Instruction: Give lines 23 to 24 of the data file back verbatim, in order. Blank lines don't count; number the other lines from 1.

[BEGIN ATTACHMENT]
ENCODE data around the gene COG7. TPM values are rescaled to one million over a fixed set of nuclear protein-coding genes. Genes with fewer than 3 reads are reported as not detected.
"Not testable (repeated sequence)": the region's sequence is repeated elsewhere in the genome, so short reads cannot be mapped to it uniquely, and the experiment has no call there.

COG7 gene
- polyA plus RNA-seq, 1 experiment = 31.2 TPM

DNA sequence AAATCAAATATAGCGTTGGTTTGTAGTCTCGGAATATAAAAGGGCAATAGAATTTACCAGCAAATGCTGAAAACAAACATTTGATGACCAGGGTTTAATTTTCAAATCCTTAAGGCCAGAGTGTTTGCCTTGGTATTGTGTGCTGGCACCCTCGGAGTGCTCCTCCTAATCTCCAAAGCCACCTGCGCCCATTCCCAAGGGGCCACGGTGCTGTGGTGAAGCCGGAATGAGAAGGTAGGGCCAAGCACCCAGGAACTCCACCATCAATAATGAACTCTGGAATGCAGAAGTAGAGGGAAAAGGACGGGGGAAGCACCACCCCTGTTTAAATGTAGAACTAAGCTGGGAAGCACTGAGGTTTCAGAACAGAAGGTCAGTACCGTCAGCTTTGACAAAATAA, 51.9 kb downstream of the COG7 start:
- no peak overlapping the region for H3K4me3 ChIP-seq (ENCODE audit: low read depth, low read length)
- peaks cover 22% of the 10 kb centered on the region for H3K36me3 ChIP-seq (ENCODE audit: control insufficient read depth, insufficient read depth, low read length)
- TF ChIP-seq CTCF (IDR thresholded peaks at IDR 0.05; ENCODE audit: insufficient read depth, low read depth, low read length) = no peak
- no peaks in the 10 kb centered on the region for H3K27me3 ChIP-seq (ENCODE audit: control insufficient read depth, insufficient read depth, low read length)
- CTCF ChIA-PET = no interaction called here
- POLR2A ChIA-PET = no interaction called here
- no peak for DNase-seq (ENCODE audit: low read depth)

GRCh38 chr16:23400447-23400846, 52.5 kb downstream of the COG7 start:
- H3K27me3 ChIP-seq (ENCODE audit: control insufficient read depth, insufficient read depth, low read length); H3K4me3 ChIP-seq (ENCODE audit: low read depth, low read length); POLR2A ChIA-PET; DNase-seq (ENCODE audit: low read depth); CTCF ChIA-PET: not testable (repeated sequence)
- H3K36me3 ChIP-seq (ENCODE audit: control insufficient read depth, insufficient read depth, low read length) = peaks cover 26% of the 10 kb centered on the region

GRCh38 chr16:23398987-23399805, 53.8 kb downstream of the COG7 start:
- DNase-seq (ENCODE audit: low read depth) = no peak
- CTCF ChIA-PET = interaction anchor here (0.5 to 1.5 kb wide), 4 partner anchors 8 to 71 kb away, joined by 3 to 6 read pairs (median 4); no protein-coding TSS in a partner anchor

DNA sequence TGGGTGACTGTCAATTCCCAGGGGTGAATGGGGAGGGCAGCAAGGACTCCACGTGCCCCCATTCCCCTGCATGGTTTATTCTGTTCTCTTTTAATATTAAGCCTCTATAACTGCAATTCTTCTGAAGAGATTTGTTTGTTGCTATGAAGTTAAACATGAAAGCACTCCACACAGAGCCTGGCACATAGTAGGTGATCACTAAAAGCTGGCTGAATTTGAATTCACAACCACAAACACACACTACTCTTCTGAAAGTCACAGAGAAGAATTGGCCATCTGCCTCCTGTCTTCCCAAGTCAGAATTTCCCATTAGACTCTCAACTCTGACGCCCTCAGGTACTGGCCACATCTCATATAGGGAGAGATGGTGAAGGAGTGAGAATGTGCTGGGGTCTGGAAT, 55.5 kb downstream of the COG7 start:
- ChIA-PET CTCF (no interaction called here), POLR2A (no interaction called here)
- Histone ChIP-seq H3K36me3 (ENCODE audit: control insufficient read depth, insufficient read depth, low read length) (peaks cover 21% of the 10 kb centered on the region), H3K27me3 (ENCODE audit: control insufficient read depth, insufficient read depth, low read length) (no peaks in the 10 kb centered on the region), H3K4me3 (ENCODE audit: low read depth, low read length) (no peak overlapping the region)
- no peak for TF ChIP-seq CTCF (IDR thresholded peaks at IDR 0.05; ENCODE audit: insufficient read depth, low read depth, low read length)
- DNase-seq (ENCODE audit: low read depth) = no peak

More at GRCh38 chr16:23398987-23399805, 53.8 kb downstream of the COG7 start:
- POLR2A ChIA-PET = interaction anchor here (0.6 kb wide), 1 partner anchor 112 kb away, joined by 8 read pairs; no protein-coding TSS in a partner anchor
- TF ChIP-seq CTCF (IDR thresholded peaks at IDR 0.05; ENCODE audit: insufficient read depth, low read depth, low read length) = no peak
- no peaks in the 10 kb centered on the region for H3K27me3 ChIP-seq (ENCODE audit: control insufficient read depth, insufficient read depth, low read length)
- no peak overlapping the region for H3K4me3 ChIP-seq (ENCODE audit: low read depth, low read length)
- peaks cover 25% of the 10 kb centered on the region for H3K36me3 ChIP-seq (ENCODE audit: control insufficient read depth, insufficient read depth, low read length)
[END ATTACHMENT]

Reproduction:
- DNase-seq (ENCODE audit: low read depth) = no peak

More at GRCh38 chr16:23398987-23399805, 53.8 kb downstream of the COG7 start: